Thursday, March 18, 2010

designer tips : to pitch or not to pitch

pitching is also referred to as spec work


it all boils down to one thing: what is the value of your artistic talent?
recently i was in conversation with someone who needed a logo design and some branding for their company. after having reviewed my portfolio the potential client contacted me with complements, and then explained that they wanted to approach this project by asking designers to present one or two concepts for free so they could evaluate which designer best got the gist of what they were looking for. following that, a conversation about money would take place with a promise for more projects to come.

so what is wrong with this approach?
• well for one, nobody likes to work for free. if ten designers decide to pitch a concept on a project, then the odds are that you are not going to get paid for your work. the higher the number of designers, the lower the odds of you getting hired. simple math.

• secondly, the most important creative aspect of a project being its conceptual process, you are essentially giving your most potent and valuable asset for free. not to mention, if you are really interested in getting the gig, you have to give it your best efforts. otherwise why bother?

• then there’s the legal aspect of intellectual property. should the client pick another designer, there is no way for you to know for sure that they won’t make use of any part of your concept. even if you think you know the client, most likely you don’t know their level of integrity. people having been burned in the past by those they trusted can attest to that.

what should you do if you are faced with such a request?
• first of all, don’t react with offense if you are offended. if you need, take 24-hours before responding so the heat may cool off.

• give the client the benefit of the doubt and explain that the purpose of your portfolio is to help them appraise your talent, your style and your capacity for doing good work.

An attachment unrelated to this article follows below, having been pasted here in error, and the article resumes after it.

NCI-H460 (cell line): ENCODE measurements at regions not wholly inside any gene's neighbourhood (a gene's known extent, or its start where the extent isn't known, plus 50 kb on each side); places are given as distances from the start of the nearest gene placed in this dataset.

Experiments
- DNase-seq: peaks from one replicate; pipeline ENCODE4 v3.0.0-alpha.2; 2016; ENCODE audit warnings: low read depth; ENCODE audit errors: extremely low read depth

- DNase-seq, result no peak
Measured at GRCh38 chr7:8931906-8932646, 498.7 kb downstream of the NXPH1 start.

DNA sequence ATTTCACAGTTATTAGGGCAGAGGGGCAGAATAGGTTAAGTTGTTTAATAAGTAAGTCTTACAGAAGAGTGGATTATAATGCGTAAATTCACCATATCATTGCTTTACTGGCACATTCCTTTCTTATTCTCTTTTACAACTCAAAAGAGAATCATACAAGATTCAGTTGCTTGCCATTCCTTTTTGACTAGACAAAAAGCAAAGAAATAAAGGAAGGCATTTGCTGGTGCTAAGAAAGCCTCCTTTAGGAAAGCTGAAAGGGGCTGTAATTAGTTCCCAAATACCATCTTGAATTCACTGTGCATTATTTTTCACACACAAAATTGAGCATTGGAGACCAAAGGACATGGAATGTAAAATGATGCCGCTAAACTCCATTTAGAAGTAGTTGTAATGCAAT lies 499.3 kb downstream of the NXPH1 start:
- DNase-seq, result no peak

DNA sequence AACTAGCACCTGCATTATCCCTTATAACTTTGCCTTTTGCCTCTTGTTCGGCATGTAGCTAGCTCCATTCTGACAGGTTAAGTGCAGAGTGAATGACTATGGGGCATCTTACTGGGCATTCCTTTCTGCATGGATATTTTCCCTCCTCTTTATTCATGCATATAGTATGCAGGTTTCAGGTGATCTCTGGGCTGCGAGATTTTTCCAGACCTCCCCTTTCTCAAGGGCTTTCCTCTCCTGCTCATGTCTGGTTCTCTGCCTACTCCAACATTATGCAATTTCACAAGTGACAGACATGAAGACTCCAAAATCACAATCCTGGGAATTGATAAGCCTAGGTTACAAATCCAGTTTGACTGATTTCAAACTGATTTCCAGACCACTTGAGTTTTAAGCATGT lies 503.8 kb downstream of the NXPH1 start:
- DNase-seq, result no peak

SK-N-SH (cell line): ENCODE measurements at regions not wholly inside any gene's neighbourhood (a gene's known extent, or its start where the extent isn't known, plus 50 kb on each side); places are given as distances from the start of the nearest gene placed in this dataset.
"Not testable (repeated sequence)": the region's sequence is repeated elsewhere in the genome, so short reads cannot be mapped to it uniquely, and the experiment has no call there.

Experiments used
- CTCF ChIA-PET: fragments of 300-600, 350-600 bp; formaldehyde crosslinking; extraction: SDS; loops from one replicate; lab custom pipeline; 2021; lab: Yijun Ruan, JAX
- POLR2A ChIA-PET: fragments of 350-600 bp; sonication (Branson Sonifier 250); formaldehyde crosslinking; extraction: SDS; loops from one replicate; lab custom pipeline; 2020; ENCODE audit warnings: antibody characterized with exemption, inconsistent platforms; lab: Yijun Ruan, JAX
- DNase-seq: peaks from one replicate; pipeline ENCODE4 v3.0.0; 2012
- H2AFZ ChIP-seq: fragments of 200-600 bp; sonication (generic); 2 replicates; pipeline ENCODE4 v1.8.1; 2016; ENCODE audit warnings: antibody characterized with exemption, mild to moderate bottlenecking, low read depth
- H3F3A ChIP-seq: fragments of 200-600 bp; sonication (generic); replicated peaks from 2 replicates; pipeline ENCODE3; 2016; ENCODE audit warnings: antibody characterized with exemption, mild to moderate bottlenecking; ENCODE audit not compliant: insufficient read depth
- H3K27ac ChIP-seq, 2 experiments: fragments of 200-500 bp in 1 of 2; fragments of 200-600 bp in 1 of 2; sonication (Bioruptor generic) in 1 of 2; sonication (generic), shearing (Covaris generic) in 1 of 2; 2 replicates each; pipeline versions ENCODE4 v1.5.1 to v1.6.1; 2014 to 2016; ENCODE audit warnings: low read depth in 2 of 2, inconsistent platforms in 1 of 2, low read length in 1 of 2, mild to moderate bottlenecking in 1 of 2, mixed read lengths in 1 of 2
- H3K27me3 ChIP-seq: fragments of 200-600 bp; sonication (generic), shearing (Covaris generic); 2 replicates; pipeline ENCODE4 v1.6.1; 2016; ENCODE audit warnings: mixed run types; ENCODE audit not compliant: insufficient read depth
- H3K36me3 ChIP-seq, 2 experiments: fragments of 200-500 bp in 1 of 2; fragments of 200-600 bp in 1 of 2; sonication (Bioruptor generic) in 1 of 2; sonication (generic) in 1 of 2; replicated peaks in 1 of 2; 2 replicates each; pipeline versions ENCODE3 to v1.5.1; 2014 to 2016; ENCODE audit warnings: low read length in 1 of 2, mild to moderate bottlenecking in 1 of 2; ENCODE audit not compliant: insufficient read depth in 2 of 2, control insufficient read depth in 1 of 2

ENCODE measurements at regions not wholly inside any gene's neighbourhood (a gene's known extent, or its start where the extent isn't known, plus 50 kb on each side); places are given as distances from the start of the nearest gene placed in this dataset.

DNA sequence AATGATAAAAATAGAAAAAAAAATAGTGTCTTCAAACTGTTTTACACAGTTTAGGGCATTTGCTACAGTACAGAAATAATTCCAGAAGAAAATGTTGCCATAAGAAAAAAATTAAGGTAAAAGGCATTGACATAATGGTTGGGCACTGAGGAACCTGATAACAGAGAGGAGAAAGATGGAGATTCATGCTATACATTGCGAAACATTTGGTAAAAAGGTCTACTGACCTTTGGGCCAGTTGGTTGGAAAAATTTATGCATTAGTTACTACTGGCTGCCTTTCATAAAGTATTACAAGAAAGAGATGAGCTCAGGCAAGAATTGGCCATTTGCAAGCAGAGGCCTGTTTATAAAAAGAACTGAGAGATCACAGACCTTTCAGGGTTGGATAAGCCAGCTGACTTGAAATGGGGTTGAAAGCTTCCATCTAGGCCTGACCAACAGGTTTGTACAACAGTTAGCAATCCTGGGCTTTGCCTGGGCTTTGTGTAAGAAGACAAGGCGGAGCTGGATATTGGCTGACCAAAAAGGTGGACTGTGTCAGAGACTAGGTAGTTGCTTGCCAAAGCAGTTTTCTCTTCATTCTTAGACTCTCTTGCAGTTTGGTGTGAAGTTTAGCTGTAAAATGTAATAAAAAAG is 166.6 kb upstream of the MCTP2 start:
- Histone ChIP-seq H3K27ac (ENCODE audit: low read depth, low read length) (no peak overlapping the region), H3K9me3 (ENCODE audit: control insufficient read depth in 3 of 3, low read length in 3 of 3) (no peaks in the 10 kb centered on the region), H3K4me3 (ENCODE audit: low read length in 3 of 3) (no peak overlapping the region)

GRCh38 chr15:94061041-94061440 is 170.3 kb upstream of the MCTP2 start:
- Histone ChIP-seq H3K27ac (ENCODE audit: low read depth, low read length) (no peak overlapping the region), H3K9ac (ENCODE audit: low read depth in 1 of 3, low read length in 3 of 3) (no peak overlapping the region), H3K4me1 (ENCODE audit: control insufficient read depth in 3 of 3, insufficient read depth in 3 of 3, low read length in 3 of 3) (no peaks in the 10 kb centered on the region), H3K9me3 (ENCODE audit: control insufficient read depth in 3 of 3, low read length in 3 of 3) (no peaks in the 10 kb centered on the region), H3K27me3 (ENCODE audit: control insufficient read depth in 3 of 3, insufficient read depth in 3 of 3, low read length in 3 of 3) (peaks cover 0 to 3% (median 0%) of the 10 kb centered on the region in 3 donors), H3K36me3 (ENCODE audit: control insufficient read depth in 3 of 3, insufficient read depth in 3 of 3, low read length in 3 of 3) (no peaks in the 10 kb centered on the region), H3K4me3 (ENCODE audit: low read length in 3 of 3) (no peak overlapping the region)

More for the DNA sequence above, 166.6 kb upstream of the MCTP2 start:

• then politely decline the request. that is what i did in the situation above, and i was thanked for my well presented response. at the end of the day many people don’t understand the ethics of our industry and there’s no point in burning bridges with them. your reputation lives in many places, and your interaction with clients, potential or not, is one such avenue.

personally, i come from the old school of design. there are many things i have had to adjust to with the changes in time, but pitching design concepts for free is not one of them. i remain adamant to the unethical nature of such requests. there are negative impacts on both you the designer, and the client (but that’s for another post).

here is the most important reason of all why you should decline such requests:
you are undervaluing your work, and undervaluing our industry as a whole. it is hard enough to educate certain people in understanding the importance of our work and its impact in the communication and marketing industry. please don’t make that job any harder by selling yourself short. the impact is far-reaching. any successful designer can attest to that.

as a designer, your talent and its value is something i greatly stand for. i believe we make a huge difference in the success of our clients’ businesses and i stand for us being acknowledged for that and well remunerated for our contribution. i can only hope that you, designer peers, share this commitment.

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if you want to read more about the ethics of pitching, definitions and exceptions:
how to handle spec work .(blogger’s article)
AIGA .(professional organization for design)